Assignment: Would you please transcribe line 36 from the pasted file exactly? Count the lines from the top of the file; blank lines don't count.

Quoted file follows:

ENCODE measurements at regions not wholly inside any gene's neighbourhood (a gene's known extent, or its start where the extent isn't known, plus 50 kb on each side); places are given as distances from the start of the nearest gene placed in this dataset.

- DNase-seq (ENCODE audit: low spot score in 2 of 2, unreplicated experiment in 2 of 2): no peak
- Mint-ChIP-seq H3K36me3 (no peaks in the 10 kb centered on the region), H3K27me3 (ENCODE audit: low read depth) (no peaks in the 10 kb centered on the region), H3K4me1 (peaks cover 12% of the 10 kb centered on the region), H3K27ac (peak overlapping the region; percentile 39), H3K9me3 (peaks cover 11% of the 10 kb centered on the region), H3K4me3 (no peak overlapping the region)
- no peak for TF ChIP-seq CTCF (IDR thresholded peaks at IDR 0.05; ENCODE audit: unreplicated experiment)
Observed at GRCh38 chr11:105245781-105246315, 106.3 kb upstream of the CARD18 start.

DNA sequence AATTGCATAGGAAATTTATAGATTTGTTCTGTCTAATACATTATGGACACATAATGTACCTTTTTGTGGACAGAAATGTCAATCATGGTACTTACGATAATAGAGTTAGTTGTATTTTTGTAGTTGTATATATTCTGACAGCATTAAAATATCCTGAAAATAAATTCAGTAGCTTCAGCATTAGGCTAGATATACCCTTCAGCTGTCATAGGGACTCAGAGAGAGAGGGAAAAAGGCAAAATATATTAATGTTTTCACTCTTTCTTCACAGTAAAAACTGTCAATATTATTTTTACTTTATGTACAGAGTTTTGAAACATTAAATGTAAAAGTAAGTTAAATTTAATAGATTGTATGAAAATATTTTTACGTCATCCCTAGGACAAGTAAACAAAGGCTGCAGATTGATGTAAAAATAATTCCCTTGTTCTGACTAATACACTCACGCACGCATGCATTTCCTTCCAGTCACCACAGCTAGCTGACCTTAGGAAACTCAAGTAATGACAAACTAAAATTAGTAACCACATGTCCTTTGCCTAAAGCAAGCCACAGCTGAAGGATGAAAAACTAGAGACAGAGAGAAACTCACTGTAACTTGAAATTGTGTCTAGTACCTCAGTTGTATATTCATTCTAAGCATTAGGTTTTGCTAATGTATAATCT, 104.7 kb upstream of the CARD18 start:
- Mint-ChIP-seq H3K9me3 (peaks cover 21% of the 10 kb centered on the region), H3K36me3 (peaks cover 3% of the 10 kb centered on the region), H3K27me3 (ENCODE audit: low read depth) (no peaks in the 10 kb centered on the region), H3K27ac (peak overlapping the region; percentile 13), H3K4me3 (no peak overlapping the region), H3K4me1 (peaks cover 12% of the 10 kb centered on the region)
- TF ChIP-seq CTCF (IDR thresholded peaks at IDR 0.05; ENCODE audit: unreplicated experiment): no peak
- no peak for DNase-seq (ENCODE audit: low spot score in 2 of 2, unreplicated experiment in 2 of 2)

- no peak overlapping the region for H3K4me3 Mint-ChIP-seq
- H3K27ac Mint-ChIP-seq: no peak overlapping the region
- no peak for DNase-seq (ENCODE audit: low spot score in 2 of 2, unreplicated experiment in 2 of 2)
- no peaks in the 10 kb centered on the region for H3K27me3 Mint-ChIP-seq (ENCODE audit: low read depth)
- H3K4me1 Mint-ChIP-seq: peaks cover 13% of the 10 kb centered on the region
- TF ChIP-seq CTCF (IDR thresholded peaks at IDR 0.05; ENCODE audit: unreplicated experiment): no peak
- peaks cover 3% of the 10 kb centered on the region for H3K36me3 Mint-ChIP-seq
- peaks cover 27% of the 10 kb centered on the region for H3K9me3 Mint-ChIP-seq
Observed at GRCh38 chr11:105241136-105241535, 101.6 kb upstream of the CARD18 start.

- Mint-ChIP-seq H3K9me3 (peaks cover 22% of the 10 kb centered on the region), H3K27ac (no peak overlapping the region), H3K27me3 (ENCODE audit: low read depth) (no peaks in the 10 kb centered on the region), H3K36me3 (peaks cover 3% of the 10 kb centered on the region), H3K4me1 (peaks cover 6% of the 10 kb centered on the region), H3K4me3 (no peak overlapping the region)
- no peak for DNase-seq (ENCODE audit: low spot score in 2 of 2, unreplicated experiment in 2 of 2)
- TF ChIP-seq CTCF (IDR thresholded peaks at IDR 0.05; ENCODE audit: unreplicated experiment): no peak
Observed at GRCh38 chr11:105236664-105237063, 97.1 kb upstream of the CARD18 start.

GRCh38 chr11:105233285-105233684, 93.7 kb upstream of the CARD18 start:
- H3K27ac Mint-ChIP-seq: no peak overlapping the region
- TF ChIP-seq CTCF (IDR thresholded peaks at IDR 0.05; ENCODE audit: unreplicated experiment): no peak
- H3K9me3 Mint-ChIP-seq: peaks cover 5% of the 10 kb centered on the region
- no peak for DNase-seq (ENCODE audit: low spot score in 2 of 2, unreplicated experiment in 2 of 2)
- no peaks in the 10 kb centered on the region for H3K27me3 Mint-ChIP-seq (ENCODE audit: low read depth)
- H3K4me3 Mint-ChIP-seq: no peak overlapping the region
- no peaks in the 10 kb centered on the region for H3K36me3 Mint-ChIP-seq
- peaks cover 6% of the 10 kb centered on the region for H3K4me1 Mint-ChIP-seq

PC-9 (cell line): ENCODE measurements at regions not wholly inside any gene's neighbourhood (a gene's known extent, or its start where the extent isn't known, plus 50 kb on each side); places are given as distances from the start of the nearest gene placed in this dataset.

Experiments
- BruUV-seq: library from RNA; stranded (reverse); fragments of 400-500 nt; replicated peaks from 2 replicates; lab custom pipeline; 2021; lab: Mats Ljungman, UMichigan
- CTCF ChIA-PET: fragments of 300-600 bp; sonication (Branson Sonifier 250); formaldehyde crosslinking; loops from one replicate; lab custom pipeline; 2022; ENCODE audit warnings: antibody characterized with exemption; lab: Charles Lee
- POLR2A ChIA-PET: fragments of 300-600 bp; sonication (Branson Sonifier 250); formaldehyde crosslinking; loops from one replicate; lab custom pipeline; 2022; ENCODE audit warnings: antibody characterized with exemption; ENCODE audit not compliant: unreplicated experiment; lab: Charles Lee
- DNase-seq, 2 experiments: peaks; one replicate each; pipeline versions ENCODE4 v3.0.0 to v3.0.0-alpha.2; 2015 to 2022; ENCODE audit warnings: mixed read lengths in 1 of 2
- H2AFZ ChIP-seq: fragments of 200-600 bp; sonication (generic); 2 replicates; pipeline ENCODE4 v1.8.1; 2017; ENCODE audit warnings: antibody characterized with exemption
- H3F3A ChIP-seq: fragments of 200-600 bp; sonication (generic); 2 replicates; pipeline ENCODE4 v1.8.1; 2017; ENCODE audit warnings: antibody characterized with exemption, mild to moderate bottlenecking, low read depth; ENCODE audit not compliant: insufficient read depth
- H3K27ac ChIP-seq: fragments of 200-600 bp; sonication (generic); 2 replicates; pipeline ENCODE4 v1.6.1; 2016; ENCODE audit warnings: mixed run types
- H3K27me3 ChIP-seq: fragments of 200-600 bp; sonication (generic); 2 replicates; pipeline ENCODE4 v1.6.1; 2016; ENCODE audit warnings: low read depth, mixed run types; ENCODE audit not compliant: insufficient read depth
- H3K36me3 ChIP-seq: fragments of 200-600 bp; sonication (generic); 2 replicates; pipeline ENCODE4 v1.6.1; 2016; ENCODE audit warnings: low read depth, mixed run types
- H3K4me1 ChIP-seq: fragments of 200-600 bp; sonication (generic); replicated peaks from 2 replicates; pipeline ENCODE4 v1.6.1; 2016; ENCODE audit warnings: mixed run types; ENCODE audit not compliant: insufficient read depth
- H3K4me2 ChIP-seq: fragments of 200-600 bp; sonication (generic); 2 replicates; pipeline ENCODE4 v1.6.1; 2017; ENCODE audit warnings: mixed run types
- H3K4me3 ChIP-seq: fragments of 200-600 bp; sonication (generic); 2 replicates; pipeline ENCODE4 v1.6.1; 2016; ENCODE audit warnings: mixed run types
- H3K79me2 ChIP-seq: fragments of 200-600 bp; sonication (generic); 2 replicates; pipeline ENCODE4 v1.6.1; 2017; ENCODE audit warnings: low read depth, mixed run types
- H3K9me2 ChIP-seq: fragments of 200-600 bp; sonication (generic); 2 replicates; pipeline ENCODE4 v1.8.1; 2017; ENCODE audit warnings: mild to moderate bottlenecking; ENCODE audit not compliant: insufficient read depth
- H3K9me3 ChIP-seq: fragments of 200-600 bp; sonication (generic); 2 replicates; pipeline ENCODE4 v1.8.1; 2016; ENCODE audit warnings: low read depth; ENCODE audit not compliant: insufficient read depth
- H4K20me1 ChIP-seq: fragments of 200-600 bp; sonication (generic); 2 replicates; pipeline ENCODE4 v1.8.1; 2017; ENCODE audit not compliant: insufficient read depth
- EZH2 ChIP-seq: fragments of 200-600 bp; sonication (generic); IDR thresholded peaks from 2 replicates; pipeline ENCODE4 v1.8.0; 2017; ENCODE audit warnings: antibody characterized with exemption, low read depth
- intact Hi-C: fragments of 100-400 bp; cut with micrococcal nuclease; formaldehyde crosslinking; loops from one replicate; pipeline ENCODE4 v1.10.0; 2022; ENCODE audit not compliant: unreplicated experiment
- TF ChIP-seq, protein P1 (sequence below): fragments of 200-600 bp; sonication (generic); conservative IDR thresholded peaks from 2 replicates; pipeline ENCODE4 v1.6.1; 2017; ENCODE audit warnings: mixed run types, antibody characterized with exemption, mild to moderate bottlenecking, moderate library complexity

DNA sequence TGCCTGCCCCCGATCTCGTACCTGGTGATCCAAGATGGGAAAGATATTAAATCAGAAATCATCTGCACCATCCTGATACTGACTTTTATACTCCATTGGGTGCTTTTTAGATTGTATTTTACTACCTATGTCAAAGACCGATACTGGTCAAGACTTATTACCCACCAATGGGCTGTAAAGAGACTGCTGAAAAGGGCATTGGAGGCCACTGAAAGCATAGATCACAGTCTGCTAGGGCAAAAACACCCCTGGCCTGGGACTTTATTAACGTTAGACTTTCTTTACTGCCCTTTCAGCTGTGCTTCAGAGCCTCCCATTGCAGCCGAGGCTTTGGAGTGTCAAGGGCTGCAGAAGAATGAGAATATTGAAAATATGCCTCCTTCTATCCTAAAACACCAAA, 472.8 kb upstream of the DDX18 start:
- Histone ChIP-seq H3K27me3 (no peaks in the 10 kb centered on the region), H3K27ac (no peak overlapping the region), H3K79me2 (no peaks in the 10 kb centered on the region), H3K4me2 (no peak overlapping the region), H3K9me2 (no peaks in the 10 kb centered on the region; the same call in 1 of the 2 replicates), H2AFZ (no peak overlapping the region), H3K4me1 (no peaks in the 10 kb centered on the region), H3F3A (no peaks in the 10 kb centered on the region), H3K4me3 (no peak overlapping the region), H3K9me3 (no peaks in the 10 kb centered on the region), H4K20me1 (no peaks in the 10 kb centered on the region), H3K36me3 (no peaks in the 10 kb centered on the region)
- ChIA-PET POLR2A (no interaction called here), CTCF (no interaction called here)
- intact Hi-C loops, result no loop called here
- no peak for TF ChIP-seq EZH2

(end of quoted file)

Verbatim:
- POLR2A ChIA-PET: fragments of 300-600 bp; sonication (Branson Sonifier 250); formaldehyde crosslinking; loops from one replicate; lab custom pipeline; 2022; ENCODE audit warnings: antibody characterized with exemption; ENCODE audit not compliant: unreplicated experiment; lab: Charles Lee